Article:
Black is also the most popular selection among BMW customers – 35% and Mercedes-Benz – 36%. Gray is the most popular color in Škoda – 32.75%, Toyota – 34.3%, Volvo – 31%, Opel – 32%, and Volkswagen cars – 33.6%. While it’s possible to purchase a Volkswagen or Mercedes in a bright color, this is a rare choice, and customers prefer time-tested tones.

Some manufacturers like Peugeot or Citroen have introduced bright colors to their palettes throughout the years, which attract younger and more extroverted drivers. However, gray, white, and black are still much more popular among their customers than blue or yellow.

Are some car colors safer than others?

car colors damages statistics

While most people think that getting into a car accident is a matter of bad luck, apparently, some vehicle colors are more likely to end up in traffic incidents than others. According to our research, brown is the most dangerous color, as 51% of vehicles checked on our platform have been in an accident.

While brown car drivers prefer reliability, luxury, and comfort, this doesn’t protect them from getting into accidents.

Drivers who choose yellow cars want to be at the center of attention. Since they’re full of energy,  they may be stepping on the gas pedal too much – 50.6% of all yellow vehicles checked on carVertical had damage records. Red is closely behind – 49.8%.

Yellow and red are often used in sports cars, suggesting more speed and risk.

While many cars will suffer minor or severe damages throughout their lifetime, if data is to be trusted, you can mitigate the risk of ending up in a crash by choosing white (44.5%) or gray (44.7%). In reality, this, again, probably tells us more about the kind of cars that come in bright colors and their drivers, than it does about the colors themselves.

Is it easier to sell some colors?

Easiest to sell colors

In short, yes. According to our data, it only takes 7 days on average to sell a green car, making it stand out among other colors. Usually, drivers aiming for less popular colors like green already know what they’re looking for and prioritize a vehicle’s exterior over technical characteristics.

People selling silver and black cars also won’t have to wait long for a buyer, as it takes only 10.4 and 10.8 days respectively to get a bargain on vehicles painted in these colors. 

Let’s take the BMW 5 Series as an example, one of the most checked models on carVertical, which can provide valuable insight into this topic. It takes 7.9 days to sell a green 5 Series, 10.9 days – black, and 11.5 days – blue.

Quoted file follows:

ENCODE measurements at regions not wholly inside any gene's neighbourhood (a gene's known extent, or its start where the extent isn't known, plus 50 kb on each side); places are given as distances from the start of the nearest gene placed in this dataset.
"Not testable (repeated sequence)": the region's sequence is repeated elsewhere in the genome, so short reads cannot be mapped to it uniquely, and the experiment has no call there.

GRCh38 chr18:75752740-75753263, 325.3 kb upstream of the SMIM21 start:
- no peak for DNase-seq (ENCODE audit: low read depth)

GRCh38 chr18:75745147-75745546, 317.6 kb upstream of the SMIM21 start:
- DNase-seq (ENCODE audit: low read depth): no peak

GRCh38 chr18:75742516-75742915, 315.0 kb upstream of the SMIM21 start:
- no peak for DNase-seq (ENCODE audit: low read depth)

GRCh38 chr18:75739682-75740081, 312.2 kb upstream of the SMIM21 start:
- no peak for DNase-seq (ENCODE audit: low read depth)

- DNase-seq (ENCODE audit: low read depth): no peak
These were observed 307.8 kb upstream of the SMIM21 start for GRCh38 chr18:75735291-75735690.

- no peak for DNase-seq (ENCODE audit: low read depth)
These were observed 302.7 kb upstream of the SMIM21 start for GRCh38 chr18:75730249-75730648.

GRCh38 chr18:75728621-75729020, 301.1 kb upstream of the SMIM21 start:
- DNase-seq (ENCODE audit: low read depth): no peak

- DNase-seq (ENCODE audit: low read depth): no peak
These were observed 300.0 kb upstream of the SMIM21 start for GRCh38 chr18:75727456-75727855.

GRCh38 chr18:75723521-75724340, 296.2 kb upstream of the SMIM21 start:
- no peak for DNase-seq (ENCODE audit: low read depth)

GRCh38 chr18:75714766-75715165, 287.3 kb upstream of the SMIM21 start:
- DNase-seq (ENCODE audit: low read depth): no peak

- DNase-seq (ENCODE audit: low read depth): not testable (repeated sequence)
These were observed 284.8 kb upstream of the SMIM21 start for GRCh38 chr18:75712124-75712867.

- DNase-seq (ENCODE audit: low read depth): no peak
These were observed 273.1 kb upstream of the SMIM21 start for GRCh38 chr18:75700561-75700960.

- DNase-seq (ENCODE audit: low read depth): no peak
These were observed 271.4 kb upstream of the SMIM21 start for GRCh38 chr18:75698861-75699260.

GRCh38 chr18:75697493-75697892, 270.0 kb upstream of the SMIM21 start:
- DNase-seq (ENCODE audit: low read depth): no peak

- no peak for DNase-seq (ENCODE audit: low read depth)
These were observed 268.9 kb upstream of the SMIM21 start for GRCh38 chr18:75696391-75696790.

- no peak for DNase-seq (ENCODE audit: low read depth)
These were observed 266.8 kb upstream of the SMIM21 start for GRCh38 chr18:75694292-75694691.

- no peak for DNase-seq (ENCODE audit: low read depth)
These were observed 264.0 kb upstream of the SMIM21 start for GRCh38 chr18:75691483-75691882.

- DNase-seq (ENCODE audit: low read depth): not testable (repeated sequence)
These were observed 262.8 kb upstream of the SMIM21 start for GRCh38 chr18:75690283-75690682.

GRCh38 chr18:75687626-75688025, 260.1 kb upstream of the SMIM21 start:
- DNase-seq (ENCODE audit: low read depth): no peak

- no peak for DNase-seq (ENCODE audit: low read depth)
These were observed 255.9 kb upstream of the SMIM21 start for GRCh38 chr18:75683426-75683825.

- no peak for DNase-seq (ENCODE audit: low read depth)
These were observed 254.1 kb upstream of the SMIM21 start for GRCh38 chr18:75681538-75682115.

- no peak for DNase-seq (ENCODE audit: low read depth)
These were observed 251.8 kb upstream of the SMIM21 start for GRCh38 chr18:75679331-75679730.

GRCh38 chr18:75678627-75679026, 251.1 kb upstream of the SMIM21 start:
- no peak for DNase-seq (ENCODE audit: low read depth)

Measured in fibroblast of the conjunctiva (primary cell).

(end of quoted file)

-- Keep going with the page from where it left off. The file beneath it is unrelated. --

Car colors to avoid if you want a quick sale

While yellow cars are rare, owning one may not be the best idea, as you will have problems selling it. According to our study, it takes 17.3 days to sell a yellow car. White (14.6 days) and gray (13.9 days) vehicles are also harder to sell.

Why aren’t buyers interested in yellow cars? When it comes to sedans, SUVs, or hatchbacks, yellow is not a common color and drivers prefer more conservative choices. Yellow is mostly used in sports cars and other extravagant vehicles with a very limited circle of buyers.

Let’s analyze the BMW 5 Series even further. Our research indicates that it takes the most time to sell a white 5 Series (14.2 days). BMW drivers love speed and style, suggesting white may not represent their personality traits. A 5 Series in gray (13.9 days) and red (13.7 days) are also not the most popular colors among used car buyers. 

It’s also no surprise that some car colors depreciate faster than others. Bold colors, such as yellow, red, and orange hold their value better than white, black, or gray ones. These colors are mostly used in exotic cars that usually depreciate slower.

While picking a car in your favorite color may seem trivial, there’s a whole science behind this simple action. Next time you’re going to look for a used vehicle, make sure you know its peculiar advantages and disadvantages. Otherwise, it may cause you some unforeseen troubles!

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Article by

Karolis Bareckas

Karolis is an automotive writer focusing on the industry part of things. His goal is to educate readers and foster transparency in the used car market. With a passion for storytelling and extensive experience writing in a variety of fields, Karolis enjoys sharing his knowledge and spreading the word about automotive and tech topics. He’s also a a big fan of muscle cars and long road trips.